True complementary medicine follows that definition of supporting the growth of the whole person and the facilitation of that growth no matter what discipline you’re in. It’s a rare clinic that’s able to bring it all together, and that’s the challenge. The alternative for a person seeking wellness is to put together a team, because putting together the team for one’s self is an extraordinarily empowering thing and an important part of the process. At the same time, you have to be extremely motivated to do that as well as possess a certain capacity to figure out what kind of treatments you might need and where to look.
I think we have an awfully long way to go but at least we’re moving in the right direction. For most people it is much easier to ask for a pill or ask for a homeopathic remedy or go for an acupuncture treatment than it is to reflect on one’s life and understand that adverse childhood experiences have a relationship to health later in life.
SC: How important is it to address childhood experiences for obtaining or maintaining wellness?
Once a person experiences being diabetic, having heart disease or obesity, it’s very difficult behaviorally to exercise or to change the diet when it is relational to their childhood. Most people don’t want to go there, and that’s the challenge most people are up against. The most interesting research that’s come out in the last decade is called the ACE studies.* [Adverse Childhood Experiences]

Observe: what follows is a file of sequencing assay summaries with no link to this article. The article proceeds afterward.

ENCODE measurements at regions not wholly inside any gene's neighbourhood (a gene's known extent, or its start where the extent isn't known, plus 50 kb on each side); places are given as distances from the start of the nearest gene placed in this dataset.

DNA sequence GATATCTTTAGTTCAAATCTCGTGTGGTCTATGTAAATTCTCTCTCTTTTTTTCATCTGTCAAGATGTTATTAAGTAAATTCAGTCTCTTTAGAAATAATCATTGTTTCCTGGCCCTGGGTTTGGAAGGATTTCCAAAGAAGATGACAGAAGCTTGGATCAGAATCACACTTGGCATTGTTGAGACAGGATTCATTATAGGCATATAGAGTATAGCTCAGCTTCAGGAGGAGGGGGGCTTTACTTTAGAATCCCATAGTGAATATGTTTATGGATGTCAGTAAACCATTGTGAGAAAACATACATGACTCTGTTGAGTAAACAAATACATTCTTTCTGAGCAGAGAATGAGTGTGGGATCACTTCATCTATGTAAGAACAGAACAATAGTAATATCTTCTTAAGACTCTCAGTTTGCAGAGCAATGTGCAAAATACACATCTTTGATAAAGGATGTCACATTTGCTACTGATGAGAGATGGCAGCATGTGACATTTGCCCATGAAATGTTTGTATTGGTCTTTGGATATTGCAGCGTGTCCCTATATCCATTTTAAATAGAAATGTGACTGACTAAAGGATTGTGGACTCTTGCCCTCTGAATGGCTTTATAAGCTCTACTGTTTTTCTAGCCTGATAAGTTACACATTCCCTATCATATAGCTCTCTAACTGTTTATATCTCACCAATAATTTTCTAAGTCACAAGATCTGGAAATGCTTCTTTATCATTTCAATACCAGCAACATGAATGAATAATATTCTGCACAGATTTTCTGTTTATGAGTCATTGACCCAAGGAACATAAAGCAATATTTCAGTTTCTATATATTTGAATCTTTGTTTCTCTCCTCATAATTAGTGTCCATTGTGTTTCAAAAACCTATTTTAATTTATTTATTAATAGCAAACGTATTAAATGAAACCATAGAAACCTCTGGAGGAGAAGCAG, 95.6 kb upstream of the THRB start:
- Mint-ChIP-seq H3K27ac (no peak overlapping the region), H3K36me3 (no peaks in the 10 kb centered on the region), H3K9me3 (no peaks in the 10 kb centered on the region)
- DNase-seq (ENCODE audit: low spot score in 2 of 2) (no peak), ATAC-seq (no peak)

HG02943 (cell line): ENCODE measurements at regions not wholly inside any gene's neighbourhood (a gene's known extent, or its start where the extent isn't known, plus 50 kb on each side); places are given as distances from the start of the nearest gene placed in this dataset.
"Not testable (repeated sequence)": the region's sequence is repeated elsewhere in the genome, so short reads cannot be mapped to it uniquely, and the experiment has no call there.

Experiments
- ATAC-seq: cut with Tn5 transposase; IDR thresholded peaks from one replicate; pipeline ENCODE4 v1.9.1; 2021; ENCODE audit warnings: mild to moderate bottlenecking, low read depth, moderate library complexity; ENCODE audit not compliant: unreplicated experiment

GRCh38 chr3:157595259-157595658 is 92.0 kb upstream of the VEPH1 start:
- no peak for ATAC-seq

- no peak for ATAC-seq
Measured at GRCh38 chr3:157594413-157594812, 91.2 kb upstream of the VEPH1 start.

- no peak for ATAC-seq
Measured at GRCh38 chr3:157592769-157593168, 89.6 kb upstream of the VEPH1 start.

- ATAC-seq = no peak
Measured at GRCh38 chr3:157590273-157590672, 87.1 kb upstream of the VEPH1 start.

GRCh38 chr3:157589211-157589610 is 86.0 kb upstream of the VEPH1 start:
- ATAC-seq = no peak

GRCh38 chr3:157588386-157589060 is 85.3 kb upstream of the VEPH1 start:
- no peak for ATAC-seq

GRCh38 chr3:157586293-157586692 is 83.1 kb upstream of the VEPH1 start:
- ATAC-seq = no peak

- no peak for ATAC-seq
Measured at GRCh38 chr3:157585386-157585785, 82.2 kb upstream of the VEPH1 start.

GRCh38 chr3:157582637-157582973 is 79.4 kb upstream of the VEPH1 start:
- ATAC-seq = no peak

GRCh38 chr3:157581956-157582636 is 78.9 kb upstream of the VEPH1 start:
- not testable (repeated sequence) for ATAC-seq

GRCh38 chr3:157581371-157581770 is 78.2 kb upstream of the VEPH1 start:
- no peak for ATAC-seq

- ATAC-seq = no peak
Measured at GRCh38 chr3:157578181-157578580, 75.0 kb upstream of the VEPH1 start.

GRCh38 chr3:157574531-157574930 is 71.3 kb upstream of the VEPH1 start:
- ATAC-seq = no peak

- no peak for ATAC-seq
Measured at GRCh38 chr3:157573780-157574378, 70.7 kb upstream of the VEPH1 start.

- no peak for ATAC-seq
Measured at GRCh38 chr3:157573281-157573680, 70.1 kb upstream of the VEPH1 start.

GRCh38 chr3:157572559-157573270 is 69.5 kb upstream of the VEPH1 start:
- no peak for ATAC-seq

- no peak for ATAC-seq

The ACE studies really gets to the bottom of things. If we really want to talk about wellness, we need to start with our children, and to do that, first we have to heal ourselves. We have to go far enough back and address our issues so that we don’t automatically hand the difficulties we had in our families off to our kids. Research shows this to be a very important part of healing, but it’s a hard sell for people.
SC: What have you found that helps people be more committed to negotiating that path?
JB: It’s very empowering for people when they realize they can learn how to change their breathing, learn meditation, learn mindfulness, learn yoga, and notice right away a decrease in symptoms. That’s very basic, and the first set of skills people have to learn.
From there, the next step is to address emotional intelligence and the fact that there’s a tremendous amount of chronic stress that comes from the state of learned helplessness related to such thoughts as ‘whatever I do is never good enough. When anything goes wrong, it’s my own fault. That this is the story of my life and it’s pervasive through every part of my life.’ People begin to understand their explanatory style, and only with that awareness can people actually look at their thoughts and make other choices.
Questions are asked like, ‘How do you manage stress? What is it to be stress hardy?’ And that leads directly into ‘Where did you learn these things?’ Emotions that have been most familiar throughout life are addressed and questioned with ‘What have you always done with those emotions?’
Why people want to be done with it is because they become so miserable. That’s always the impetus. There are relatively few people who simply say “well, my life is pretty good and I have a sense that if I did all this work it would be even better.”
There was certainly an emphasis on emotional literacy and it touches on childhood and the kinds of things we learned as children. When you have issues left from childhood, you’re often left with a sense of learned helplessness and that helplessness ripens into depression. That’s actually the best cognitive model of depression and that comes from Dr. Martin Seligman’s work on Positive Psychology.
SC: What is the relationship between the manifestation of physiological and psychological disease, reviewing childhood issues, and forgiveness and self-forgiveness?